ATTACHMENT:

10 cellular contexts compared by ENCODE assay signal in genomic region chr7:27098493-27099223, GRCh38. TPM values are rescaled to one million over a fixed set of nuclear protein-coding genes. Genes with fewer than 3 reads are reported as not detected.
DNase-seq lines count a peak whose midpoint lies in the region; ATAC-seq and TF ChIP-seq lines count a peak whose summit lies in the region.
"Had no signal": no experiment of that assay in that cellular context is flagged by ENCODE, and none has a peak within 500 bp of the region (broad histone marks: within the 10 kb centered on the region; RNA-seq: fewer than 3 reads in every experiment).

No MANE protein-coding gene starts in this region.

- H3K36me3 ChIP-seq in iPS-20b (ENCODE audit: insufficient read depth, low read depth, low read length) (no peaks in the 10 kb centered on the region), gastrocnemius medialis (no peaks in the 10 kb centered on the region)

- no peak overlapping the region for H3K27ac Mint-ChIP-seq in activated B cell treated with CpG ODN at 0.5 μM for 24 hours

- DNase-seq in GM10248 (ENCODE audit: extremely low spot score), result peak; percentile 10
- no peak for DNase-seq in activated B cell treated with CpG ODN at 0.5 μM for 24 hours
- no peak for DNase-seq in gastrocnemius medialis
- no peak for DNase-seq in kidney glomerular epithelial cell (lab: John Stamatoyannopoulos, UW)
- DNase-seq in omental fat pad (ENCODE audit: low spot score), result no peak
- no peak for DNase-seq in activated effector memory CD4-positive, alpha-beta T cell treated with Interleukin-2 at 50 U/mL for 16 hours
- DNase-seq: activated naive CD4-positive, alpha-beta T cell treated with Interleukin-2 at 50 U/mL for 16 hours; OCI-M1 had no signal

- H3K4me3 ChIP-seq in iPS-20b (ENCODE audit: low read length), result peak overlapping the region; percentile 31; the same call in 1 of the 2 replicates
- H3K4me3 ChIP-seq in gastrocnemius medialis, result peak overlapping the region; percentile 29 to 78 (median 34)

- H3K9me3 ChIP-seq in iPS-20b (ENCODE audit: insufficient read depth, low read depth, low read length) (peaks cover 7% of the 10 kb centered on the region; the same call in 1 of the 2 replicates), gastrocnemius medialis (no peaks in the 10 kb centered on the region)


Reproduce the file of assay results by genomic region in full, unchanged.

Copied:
10 cellular contexts compared by ENCODE assay signal in genomic region chr7:27098493-27099223, GRCh38. TPM values are rescaled to one million over a fixed set of nuclear protein-coding genes. Genes with fewer than 3 reads are reported as not detected.
DNase-seq lines count a peak whose midpoint lies in the region; ATAC-seq and TF ChIP-seq lines count a peak whose summit lies in the region.
"Had no signal": no experiment of that assay in that cellular context is flagged by ENCODE, and none has a peak within 500 bp of the region (broad histone marks: within the 10 kb centered on the region; RNA-seq: fewer than 3 reads in every experiment).

No MANE protein-coding gene starts in this region.

- H3K36me3 ChIP-seq in iPS-20b (ENCODE audit: insufficient read depth, low read depth, low read length) (no peaks in the 10 kb centered on the region), gastrocnemius medialis (no peaks in the 10 kb centered on the region)

- no peak overlapping the region for H3K27ac Mint-ChIP-seq in activated B cell treated with CpG ODN at 0.5 μM for 24 hours

- DNase-seq in GM10248 (ENCODE audit: extremely low spot score), result peak; percentile 10
- no peak for DNase-seq in activated B cell treated with CpG ODN at 0.5 μM for 24 hours
- no peak for DNase-seq in gastrocnemius medialis
- no peak for DNase-seq in kidney glomerular epithelial cell (lab: John Stamatoyannopoulos, UW)
- DNase-seq in omental fat pad (ENCODE audit: low spot score), result no peak
- no peak for DNase-seq in activated effector memory CD4-positive, alpha-beta T cell treated with Interleukin-2 at 50 U/mL for 16 hours
- DNase-seq: activated naive CD4-positive, alpha-beta T cell treated with Interleukin-2 at 50 U/mL for 16 hours; OCI-M1 had no signal

- H3K4me3 ChIP-seq in iPS-20b (ENCODE audit: low read length), result peak overlapping the region; percentile 31; the same call in 1 of the 2 replicates
- H3K4me3 ChIP-seq in gastrocnemius medialis, result peak overlapping the region; percentile 29 to 78 (median 34)

- H3K9me3 ChIP-seq in iPS-20b (ENCODE audit: insufficient read depth, low read depth, low read length) (peaks cover 7% of the 10 kb centered on the region; the same call in 1 of the 2 replicates), gastrocnemius medialis (no peaks in the 10 kb centered on the region)